Summer is a great time for students to relax, and catch up with friends and family. But why not have them catch up on their sweet skills, too? Was there a particular topic that your kiddo had difficulty with throughout the last school year? Is there a subject you want your student to get a head in? Is there a new skill set (IE. handwriting, cursive, underwater basket weaving) that you would love for your child to learn? Hiring a tutor for over the summer can allow students to fine tune their academic knowledge and get ahead prior to the next school year. 
3.   Personalized One-on-One Support

Today's classroom populations are getting larger and larger. Although there are many wonderful and dedicated teachers out there, having a class of 30 plus students does not permit much time for one-on-one instruction. Hiring a tutor for your student can offer them that much needed, individualized instruction. In such a setting, students can learn in the way that best suits them, whether that be visually, aurally, kinesthetically, or some combo of the three. Furthermore, a tutor has the ability to make even the most boring subjects somewhat interesting to your child by personalizing it to meet your child's interests and needs. 

4.   Boost Confidence

By getting that one-on-one individualized support, your students confidence is sure to soar. Although they may be embarrassed at first that you actually hired a tutor for them, as their teachers begin to note and compliment their gains and successes that spill over into the classroom setting those feelings of humility will soon subside. 

5.   Avoid the Homework War

Ah, the dreaded homework war... when one worksheet can turn your home into a combat zone. Let a tutor handle the homework. Not only are students less likely to argue and say "no," by allowing a tutor to do homework with your student gives them more insight as to what and how your child is learning at school so that they can gear their lesson towards similar concepts.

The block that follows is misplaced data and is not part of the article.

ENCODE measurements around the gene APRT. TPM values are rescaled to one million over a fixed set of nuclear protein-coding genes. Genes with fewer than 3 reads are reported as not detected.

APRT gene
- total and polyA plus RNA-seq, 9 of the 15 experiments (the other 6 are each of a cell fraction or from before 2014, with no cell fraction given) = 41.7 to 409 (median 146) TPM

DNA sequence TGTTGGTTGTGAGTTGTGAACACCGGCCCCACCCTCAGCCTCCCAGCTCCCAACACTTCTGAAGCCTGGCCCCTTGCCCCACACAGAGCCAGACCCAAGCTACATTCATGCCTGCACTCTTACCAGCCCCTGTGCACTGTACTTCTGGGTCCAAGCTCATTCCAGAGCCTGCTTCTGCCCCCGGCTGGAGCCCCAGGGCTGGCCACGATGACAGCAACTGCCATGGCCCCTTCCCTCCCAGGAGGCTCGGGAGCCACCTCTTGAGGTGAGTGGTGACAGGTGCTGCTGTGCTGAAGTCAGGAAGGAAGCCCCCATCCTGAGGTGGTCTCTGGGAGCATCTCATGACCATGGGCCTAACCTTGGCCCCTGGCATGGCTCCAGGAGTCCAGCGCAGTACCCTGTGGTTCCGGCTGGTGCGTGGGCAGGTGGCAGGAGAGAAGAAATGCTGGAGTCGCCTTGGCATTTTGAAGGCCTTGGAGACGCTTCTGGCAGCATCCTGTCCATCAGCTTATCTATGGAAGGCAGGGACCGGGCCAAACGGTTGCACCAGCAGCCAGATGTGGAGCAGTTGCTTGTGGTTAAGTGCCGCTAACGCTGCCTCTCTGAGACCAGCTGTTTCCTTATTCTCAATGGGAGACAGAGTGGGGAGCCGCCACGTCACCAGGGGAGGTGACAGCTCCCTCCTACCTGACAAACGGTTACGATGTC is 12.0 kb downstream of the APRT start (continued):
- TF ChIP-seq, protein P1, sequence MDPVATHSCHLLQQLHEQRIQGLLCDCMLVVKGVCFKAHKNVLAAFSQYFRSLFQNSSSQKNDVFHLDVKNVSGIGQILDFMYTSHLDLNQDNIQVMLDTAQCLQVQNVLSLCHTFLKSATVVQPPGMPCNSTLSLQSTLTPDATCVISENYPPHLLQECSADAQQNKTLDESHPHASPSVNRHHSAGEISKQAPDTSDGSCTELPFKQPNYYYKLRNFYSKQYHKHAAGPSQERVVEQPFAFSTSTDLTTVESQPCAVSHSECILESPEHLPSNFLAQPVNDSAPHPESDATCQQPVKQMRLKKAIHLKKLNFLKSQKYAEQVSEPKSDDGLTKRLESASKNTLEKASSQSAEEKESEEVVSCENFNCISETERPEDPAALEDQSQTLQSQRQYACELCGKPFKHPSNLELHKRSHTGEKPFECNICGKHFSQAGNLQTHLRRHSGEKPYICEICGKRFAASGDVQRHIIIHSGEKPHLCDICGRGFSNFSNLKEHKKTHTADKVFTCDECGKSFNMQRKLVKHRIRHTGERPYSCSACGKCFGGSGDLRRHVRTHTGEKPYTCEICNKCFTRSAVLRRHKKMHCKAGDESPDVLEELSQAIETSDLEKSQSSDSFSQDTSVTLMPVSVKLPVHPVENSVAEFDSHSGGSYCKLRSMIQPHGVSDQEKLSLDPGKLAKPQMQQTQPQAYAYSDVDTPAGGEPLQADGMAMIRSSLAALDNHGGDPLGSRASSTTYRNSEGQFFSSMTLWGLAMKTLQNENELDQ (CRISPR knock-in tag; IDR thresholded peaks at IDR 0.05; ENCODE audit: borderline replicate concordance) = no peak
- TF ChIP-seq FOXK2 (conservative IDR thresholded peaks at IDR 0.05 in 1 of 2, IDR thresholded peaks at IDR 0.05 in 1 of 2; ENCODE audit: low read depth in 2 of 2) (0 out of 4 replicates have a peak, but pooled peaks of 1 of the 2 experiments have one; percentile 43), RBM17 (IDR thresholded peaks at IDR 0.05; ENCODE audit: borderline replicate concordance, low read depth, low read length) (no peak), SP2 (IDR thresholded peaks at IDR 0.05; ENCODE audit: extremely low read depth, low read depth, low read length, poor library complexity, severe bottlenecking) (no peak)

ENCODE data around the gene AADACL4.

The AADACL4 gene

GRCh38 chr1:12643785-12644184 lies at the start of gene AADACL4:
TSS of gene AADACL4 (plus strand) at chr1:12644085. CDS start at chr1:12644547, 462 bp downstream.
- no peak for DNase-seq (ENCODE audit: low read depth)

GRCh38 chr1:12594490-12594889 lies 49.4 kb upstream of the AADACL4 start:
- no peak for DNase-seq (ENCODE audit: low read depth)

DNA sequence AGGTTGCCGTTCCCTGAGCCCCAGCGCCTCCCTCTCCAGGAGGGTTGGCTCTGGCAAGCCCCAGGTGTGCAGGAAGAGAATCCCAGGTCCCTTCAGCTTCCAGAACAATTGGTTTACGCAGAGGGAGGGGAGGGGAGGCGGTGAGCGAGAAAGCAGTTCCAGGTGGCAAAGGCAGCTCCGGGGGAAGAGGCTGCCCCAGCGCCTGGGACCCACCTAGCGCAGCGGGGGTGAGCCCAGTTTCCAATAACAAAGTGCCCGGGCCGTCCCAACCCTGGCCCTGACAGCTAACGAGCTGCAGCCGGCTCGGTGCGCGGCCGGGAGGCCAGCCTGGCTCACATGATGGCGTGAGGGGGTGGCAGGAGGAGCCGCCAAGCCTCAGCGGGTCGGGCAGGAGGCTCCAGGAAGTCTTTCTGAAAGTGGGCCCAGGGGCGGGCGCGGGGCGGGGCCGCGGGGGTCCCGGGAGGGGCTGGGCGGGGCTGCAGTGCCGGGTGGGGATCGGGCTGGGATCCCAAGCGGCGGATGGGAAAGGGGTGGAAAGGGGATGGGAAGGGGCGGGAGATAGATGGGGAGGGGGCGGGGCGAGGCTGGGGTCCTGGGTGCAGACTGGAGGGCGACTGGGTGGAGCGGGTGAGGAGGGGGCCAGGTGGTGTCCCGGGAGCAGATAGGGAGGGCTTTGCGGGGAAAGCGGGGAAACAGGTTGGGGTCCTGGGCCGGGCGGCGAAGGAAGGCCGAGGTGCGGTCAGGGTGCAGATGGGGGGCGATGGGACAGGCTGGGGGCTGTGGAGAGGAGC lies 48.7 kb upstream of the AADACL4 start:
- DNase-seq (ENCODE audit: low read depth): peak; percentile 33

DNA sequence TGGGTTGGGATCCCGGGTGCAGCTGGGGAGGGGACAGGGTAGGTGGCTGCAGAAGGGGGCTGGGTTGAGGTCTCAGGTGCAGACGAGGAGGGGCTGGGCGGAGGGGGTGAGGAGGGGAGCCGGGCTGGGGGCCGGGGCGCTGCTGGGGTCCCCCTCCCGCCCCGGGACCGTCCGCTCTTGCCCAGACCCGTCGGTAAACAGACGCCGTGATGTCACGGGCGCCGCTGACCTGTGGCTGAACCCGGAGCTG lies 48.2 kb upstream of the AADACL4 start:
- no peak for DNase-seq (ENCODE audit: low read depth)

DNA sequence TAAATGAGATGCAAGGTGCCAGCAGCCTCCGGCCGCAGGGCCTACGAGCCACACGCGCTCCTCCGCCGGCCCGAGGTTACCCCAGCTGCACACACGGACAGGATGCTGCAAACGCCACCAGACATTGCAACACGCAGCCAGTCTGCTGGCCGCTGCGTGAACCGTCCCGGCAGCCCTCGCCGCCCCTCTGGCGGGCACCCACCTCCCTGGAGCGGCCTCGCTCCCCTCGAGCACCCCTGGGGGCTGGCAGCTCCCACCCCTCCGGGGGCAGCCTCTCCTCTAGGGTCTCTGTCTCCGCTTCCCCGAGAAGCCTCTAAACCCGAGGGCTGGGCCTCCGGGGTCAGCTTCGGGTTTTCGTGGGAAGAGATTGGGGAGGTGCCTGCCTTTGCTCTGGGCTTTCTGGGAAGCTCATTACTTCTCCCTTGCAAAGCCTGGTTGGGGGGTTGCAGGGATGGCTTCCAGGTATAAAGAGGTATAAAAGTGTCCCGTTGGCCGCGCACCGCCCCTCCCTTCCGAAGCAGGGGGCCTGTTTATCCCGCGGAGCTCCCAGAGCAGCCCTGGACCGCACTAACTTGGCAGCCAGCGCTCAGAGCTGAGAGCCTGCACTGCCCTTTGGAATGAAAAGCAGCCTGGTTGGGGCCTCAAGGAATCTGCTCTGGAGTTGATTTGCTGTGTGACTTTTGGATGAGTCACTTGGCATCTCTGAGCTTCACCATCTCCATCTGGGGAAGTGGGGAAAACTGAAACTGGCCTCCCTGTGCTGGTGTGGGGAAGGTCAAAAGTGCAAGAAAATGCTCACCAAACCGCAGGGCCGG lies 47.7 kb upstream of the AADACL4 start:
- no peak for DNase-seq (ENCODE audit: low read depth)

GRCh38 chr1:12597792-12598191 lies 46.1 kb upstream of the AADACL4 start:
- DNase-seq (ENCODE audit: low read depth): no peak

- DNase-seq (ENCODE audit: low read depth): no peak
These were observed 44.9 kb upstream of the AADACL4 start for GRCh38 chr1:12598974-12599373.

6.   Free from Peer Pressure

Students are faced with so many challenges in the classroom. From less than thrilling topics to crowded classes. One of the biggest challenges faced in the classroom, however, is that of peer pressure. No one wants to be the kid who is called on and doesn't know the answer. For fear of looking "dumb" in front of their friends, students often don't participate in class or ask the questions needed to really learn the subject. At home tutoring eliminates those pressures and allows students to really delve into learning. Tutoring allows students to make mistakes and ask "silly" questions, without the fear of what their peers may think. 


Posted by Meagan | Post a Comment

Date: 6/24/2017 1:23 PM PDT

One of my favorite things about working in the school that I did was the people I got to work with. Sure, the kids were awesome and the feeling that I got when they finally grasped a concept I had been teaching was indescribable; but there’s nothing like getting to work with your closest friends. 


One of my favorite activities that we did during the school year was Shaving Cream Cursive. If you haven’t tried this with your kiddos yet, you NEED to! Not only is it fun for the kids because they feel like they’re making a mess by spreading shaving cream all over and then getting to draw/write in it, but it also helps to clean the desks. Seriously! All that mysterious and unmentionable grime gets cleaned away when you wipe off the shaving cream at the end of the lesson, and it makes the desks nice and shiny. 

Without fail, my kiddos loved this activity every time we did it. Often one of my co-teachers would come in and join in on the fun. We would go around and write on the kids desks in cursive and then we’d have them read it to us. I had them spell their spelling or vocabulary words in it. We would help them draw pictures. It’s just a super fun tactical and kinesthetic activity. Especially when the shaving cream fight ensued. Check it out below.


*Please note: No teachers, students, or clothing was harmed during said shaving cream war. A good time was had by all involved. 




Posted by Meagan | Post a Comment

Date: 6/23/2017 4:54 PM PDT

Posted by Meagan | Post a Comment

Date: 6/23/2017 4:23 PM PDT


I was working with a student today on their sight words. We were working on quick word recognition through a game I call "word search" - we scattered sight word cards all over and when I called out a word they had to find it. Not only was I tickled pink when they told me, "This is the most fun sight word game!" but their mom also informed me that their fluency went from 29 words per minute to 40 words per minute in two weeks!! I am incredibly proud and love seeing my kiddos building bridges to success.

Posted by Meagan | Post a Comment

Date: 6/23/2017 4:20 PM PDT

This morning I was working with a kiddo who told me that this problem was the "hardest problem in the world." As a visual learner, seeing all these numbers in black and white was completely overwhelming. After rewriting it in a color coded format and some slight coaching he was able to solve it all by himself! So proud of my kiddos and the bridges they continuously create!


Posted by Meagan | Post a Comment